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Mere hours after the beta launch of LinkedIn Live, an invite-only video broadcast service for conferences and events, LinkedIn took the wraps off a new product geared toward recruiters and job seekers. This morning, the Microsoft subsidiary previewed the Intelligent Hiring Experience, a dashboard that collates LinkedIn’s existing hiring suite — comprising LinkedIn Recruiter, LinkedIn Jobs, and Pipeline Builder — in a streamlined, built-from-the-ground-up interface.
The new feature is scheduled to launch in late summer 2019 with over 15 product enhancements, several of which will roll out in the coming months.
“[There are] simply more people on LinkedIn looking for jobs [than] there ever have been,” John Jersin, vice president of Talent Solutions and Careers at LinkedIn, told reporters during a dial-in conference on Monday. “This new platform will allow all of [our] products to learn from each other so that matches in each system get more intelligent as you use our various products. And the new interface that we built on this platform will make it seamless to move from one step in the hiring process and one product straightaway to another.”
Among the highlights are Recommended Candidates, a feature that learns the hiring criteria for a given role and automatically surfaces relevant candidates in a dedicated tab. The suggestions improve over time, LinkedIn says, as recruiters engage — or choose not to engage — with would-be employees among LinkedIn’s more than 610 million members.
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LinkedIn says its AI-driven search engine leverages three core datasets in ranking results: the kinds of things people post on their profiles or recruiters write in job descriptions; searches that candidates and would-be employers perform, along with people and job listings they click on; and inferred characteristics, like skills a person might not have listed on their profile but which they likely learned in a previous job. Combined, these produce predictions for best-fit jobs and job seekers.
“[We’ll be able] to automatically generate a search for our customers based on the criteria that they define. [Job posts] will be able to produce a set of recommended matches based on a set of technology investments that we’ve made to help us learn in real time from what recruiters are doing on our platform, from who they’re interacting with,” Jersin explained. “[We’ve focused] a lot of the new recommendations — AI and machine learning are improving the match rate between job seekers and opportunities.”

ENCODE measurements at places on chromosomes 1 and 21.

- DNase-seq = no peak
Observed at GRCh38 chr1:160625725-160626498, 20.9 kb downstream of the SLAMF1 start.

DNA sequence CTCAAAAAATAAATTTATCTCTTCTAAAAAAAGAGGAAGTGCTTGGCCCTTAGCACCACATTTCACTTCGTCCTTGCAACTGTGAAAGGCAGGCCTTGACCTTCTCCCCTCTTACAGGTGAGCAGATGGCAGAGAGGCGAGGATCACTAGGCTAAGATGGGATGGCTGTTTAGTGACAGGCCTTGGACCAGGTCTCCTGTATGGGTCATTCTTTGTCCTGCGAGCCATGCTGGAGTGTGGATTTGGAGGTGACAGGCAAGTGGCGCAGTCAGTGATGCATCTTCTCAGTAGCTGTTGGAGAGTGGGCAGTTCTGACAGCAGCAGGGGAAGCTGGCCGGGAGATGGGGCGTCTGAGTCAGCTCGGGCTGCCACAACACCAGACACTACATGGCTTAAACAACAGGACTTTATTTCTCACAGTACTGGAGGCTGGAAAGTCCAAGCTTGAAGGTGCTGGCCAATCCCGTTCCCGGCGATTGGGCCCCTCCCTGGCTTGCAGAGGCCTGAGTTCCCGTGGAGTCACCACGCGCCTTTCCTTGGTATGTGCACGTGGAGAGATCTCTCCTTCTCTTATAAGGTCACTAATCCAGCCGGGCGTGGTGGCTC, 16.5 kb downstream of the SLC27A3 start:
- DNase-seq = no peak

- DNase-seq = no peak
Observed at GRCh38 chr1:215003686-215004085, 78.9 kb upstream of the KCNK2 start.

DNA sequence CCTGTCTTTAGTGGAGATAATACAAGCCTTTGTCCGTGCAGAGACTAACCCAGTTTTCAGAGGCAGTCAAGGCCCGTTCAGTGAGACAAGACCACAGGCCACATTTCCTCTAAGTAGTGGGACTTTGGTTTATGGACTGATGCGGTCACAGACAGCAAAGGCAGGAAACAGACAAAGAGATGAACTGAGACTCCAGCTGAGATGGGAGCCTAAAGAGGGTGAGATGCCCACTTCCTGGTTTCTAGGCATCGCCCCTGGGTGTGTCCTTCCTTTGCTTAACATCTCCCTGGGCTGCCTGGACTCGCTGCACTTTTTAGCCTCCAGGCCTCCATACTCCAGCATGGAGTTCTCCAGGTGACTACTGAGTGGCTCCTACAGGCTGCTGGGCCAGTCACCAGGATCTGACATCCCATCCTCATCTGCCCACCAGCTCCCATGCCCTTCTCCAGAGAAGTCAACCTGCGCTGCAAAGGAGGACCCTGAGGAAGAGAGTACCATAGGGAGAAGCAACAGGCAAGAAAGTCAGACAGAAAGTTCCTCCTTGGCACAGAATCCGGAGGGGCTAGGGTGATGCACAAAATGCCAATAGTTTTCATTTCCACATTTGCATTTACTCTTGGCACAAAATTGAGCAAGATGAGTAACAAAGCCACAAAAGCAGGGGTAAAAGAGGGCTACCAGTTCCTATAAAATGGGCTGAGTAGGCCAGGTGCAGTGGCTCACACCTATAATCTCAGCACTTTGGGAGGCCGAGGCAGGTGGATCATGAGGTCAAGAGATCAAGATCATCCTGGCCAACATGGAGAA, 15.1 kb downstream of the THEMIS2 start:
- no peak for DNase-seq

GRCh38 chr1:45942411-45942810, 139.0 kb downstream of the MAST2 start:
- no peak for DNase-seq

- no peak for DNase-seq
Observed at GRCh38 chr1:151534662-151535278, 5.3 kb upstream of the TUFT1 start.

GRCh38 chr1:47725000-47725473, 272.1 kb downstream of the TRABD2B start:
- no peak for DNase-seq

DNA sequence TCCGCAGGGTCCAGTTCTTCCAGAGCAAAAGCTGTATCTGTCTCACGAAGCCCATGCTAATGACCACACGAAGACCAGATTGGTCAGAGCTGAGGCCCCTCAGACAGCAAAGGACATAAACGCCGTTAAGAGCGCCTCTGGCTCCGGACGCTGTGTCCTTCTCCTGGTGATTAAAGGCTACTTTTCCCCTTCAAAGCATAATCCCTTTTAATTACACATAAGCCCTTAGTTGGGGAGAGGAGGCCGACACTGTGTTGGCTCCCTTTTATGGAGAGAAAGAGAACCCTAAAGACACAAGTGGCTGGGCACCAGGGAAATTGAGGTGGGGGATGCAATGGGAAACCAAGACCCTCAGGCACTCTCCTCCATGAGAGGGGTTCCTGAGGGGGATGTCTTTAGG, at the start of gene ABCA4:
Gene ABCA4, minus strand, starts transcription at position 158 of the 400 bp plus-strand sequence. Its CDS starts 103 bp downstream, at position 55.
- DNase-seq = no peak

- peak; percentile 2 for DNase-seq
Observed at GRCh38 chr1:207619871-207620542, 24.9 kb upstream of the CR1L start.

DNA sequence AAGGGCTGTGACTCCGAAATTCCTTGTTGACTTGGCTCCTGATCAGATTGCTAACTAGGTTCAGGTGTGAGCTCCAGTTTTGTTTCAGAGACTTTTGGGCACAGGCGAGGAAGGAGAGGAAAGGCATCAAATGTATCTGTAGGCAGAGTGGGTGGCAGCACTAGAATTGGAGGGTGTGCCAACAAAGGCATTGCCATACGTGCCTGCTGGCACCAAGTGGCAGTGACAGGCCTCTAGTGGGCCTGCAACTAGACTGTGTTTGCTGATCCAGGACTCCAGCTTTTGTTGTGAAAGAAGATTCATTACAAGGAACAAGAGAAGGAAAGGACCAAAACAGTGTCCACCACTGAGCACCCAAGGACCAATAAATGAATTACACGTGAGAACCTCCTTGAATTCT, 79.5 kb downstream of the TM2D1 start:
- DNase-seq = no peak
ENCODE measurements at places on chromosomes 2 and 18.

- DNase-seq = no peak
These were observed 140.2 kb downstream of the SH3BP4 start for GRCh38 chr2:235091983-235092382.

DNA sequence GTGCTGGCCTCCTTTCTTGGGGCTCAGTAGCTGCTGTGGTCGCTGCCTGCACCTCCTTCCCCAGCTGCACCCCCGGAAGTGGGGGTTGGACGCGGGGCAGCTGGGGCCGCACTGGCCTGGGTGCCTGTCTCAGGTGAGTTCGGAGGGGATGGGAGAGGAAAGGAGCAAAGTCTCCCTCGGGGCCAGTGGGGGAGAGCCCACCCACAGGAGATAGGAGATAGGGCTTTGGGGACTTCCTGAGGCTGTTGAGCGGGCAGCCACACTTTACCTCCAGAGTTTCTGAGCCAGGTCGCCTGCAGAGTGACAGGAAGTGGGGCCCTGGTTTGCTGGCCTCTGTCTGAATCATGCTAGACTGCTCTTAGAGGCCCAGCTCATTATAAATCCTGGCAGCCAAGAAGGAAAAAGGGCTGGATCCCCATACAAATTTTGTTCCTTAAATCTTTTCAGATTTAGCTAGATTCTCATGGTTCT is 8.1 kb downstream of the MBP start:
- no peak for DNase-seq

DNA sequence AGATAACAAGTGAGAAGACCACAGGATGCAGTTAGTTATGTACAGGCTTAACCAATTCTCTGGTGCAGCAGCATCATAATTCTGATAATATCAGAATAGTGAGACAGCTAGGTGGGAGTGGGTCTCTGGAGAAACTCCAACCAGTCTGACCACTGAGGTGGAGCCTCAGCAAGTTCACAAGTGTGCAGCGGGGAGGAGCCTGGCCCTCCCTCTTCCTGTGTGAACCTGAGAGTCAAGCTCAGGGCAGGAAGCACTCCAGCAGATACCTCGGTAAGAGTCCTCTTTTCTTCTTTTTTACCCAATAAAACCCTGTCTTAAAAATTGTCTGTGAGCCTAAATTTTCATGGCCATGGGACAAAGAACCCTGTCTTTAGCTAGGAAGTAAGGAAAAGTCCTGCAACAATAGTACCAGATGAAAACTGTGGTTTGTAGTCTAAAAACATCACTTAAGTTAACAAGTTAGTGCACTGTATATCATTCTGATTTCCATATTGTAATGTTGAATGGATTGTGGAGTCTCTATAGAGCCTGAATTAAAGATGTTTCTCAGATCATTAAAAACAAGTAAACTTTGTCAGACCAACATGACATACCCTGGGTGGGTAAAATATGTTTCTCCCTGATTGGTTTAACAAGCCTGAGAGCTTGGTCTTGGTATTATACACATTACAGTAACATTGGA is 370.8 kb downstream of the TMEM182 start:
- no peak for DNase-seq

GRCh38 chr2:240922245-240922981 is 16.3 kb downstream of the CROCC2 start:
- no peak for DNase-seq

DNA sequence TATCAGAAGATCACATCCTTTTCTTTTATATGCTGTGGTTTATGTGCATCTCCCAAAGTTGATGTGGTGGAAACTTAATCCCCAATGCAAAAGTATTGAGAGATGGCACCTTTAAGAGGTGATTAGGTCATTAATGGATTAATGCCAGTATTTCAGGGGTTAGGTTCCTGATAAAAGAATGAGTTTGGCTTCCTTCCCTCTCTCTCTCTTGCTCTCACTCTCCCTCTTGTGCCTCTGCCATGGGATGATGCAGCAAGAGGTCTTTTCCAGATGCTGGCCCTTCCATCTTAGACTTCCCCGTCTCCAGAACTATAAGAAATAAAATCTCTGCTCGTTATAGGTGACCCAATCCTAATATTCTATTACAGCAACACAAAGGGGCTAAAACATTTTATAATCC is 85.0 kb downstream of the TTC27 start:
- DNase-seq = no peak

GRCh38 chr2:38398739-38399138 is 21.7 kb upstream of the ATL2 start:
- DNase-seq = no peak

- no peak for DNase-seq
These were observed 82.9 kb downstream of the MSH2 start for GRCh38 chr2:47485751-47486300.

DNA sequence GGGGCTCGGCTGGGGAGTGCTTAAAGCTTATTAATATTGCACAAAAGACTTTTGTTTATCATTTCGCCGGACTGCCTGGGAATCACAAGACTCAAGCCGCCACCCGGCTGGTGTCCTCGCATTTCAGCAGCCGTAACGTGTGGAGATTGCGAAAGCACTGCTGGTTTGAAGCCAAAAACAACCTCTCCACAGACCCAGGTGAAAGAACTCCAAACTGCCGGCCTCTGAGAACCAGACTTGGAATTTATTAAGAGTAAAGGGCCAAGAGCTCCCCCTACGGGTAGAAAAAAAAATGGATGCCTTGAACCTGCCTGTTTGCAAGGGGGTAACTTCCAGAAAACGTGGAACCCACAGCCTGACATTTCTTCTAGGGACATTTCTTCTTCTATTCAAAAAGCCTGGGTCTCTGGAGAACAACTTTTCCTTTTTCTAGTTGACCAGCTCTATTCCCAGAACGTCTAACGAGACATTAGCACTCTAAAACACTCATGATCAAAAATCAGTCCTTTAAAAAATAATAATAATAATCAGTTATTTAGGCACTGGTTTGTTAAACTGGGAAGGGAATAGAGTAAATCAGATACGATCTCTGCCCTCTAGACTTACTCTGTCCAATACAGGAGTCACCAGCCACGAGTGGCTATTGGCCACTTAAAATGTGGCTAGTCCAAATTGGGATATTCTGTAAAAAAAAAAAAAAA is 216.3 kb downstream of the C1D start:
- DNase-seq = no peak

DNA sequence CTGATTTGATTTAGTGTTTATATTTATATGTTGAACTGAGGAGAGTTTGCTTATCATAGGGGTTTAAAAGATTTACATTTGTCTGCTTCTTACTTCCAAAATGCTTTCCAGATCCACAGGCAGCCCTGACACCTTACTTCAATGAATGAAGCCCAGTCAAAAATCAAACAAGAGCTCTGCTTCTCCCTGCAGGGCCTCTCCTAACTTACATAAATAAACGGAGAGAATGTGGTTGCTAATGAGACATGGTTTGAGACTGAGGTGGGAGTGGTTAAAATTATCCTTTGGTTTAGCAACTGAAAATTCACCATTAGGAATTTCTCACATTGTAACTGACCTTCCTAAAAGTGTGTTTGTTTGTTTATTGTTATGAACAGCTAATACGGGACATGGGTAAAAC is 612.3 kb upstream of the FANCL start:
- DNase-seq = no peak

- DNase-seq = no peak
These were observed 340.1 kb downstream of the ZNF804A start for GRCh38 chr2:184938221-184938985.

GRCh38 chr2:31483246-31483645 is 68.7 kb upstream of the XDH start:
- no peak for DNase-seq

Also on tap with the Intelligent Hiring Experience is Shared InMails, which enable recruiting team members to view candidate correspondences and add notes, annotations, and coworker mentions. There is also a “bulk reject” feature that allows recruiters to send a single applicant (or a group of applicants, as the case may be) the disappointing news, along with a personalized message. Additionally, there’s a slide-in profile feature under the Recruiting tools tab that makes it easier to view candidate profiles and pin notes, and Instant Job Notifications, which send push notifications to qualified candidates who’ve indicated that they’re actively looking for good fits.
“One of the top insights that we’ve heard from job seekers is that they want fresh jobs as soon as they’re posted. So we’re taking our job database updates into real time,” Jersin added. With Instant Job Notifications, posting a job “will send qualified candidates that match that job a real-time notification that they’ll be able to click [on] in the first minutes of that job being posted online, and start applying immediately.”
Employers are likely to embrace tools that promise to reduce the headache of traditional recruitment. Bringing on a worker costs businesses about $4,129, according to a report published by the Society for Human Resource Management. And in sectors like health services and financial services, it takes on average between 44 and 50 working days to find a qualified candidate.
“The overall thing that we’re doing much, much better and that we’re going to continue focusing on is improving the quality of the matches that we recommend or [that] show up in search results,” Jersin said, “and what this means for recruiters is that they will see more qualified candidates … showing up in search results. [W]hat it means for job seekers is they’ll spend less time applying to jobs that are not going to work out for them — jobs that either they’re not going to be qualified for or they’re not ending up interested in at some point in the process.”
Today’s news follows the launch of LinkedIn’s new applicant tracking system, Talent Hub, and an updated Recruiter platform and skills insights in LinkedIn Learning. In early 2018, LinkedIn rolled out a feature that shows prospective job candidates what their commute time for a specific role would be before they apply, and a tool that enables job seekers to request referrals from someone they know at a company before applying to a role.
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